In reading the poem, I think that there is a definite stress to seek to eliminate the idea of boundaries that divide and set one individual or group of individuals against another. I would suggest that this is something to be avoided, it does not discount the idea that diversity in all of its forms is a good thing. Intellectual, spiritual, moral, psychological, and even temperamental diversity helps to reflect the complex nature of human beings. I am not entirely willing to embrace a view where all notions of diversity are eliminated for fear of differences. It seems to me that the challenge is to ensure that diversity is managed in a setting where disagreements and differences are not wedges that represent being violently disagreeable, to paraphrase Dr. King.
The following link takes you to an enotes question and answer about this poem. I would have to agree with the other posters that this poem wants us to look at each other as individuals and not members of a foreign country or even from other political or religious views.
I read the poem and got the impression that it wants us to consider all peoples of the earth as one humanity, regardless of nationalities, languages, skin color, creeds, or religious beliefs. It calls for universal brotherhood and an end to all the wars, hatred, and bloodshed that has gone on for centuries and is still going on. And what's wrong with that? I don't know how it will ever be accomplished or that it can ever be accomplished, but it is a wonderful dream, isn't it?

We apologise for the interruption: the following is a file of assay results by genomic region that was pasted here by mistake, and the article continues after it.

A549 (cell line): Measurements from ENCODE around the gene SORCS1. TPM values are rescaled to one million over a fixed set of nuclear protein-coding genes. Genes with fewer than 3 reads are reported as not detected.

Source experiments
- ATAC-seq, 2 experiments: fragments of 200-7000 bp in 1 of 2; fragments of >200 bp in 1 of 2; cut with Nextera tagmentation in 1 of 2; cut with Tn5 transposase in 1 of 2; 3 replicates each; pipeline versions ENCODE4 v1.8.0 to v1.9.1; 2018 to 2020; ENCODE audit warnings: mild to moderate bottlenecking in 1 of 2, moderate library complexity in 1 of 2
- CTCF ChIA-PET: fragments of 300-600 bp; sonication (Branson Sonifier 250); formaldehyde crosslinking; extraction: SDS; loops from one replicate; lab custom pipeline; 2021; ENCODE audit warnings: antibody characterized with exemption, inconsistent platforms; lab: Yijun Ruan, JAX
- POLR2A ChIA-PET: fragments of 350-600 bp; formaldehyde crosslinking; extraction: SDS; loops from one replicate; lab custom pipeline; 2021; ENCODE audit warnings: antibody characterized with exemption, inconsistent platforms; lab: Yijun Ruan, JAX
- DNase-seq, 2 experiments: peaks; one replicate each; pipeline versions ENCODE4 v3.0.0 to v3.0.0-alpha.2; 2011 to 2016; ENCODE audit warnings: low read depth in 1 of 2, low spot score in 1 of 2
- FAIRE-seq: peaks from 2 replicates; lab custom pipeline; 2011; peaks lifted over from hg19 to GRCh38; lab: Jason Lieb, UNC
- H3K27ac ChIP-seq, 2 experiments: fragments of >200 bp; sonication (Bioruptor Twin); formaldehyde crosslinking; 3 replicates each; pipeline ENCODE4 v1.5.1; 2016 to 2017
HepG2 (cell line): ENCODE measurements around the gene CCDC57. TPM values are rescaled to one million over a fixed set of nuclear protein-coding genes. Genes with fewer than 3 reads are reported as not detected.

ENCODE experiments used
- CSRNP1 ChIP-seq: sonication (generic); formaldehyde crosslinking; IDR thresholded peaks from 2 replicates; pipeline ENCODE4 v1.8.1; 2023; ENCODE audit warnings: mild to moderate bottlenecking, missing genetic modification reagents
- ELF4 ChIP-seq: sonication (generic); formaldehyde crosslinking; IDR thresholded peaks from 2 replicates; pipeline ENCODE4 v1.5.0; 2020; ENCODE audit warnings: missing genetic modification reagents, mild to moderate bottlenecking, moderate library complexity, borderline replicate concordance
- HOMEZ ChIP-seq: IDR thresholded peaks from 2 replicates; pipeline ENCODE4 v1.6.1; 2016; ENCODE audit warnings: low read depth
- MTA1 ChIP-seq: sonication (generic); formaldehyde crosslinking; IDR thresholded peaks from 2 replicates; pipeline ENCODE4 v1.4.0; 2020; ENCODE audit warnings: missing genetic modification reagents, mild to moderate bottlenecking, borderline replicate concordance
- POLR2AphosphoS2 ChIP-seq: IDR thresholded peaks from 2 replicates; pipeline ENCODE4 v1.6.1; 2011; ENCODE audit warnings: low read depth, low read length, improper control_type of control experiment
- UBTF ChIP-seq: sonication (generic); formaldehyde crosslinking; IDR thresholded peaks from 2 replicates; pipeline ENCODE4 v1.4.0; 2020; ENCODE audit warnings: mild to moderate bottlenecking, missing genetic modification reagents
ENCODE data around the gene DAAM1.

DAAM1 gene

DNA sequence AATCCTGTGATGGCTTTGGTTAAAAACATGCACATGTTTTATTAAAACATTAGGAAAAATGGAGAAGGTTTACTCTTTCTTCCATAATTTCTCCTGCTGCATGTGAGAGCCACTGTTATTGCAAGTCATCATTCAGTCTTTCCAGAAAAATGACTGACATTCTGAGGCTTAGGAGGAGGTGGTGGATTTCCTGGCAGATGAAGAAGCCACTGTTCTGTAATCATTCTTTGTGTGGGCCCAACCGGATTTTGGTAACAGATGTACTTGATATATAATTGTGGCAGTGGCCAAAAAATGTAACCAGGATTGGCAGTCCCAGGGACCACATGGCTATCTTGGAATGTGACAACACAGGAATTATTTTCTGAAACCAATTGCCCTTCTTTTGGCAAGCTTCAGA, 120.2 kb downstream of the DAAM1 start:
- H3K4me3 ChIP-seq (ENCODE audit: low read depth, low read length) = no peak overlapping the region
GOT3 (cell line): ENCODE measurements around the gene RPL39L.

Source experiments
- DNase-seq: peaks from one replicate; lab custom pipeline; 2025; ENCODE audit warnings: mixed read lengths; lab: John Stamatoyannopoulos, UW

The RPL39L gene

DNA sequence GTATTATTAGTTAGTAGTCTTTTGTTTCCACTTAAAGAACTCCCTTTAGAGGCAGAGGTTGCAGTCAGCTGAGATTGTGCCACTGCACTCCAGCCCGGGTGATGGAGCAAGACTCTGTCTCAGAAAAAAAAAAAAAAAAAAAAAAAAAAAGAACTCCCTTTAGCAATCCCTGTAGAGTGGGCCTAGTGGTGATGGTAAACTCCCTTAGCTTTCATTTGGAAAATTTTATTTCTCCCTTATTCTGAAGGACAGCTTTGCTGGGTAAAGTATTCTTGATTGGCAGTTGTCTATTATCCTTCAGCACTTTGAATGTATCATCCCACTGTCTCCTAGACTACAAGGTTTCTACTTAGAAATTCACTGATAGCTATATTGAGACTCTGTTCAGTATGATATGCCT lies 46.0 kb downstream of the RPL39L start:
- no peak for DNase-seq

I haven't read this poem, but I am reminded of a quote which I have heard all my life regarding people other than white Anglo-Saxons like myself--"beneath the skin color, we all bleed red." Just studying basic anatomy, we notice that no matter a person's nationality, every person has the same basic physical makeup (making exceptions for disfiguring issues, accidents, etc.) One head with two eyes, a nose, eyebrows, mouth, and two ears; a torso with two arms, two hands, and ten fingers; two legs with two feet attached and ten toes. Inside, blood is red, and everyone has the same organs--heart, lungs, liver, sexual organs ( specific to being male or female), muscle tissue, arteries, veins, nerves, etc.
Shouldn't this be enough to prove that we are all one people--we just identify ourselves with certain countries, regions, languages, religions, groups, etc. We set up the boundaries much like fences built to keep our "kind" in and the "others" out. Sad, when you think of it that way.
#2 is correct in drawing attention to how the poem stresses the artificial divides that we as humans have built up between us and how these man-made barriers often make us forget the common, shared humanity that unites us all. In a sense the poem is arguing that it is forgetting this fact that makes so much cruelty, anger and suffering possible, for the existence of countries means that we define people from different countries as being "separate" and "different" to us, therefore making them lesser than us. This poem reminds us of the shared bonds that surpass such superficial, man-made constructs.
Most of the poem is telling you how this can be the case. It is telling you that countries are artificial. It is saying that in all the ways that matter, we are all the same. Look in the poem and you will see a number of ways in which we are the same in Kirkup's opinion.
For example, all people walk upon land -- the dirt is essentially the same -- and all people will end their lives by dying. All people, he says, want to love in the way that we want to. All people wake up by opening their eyes.
What he is saying is that in all the ways that really matter, people are all the same so the fact that we are from different countries does not (or should not) matter -- we are all the same.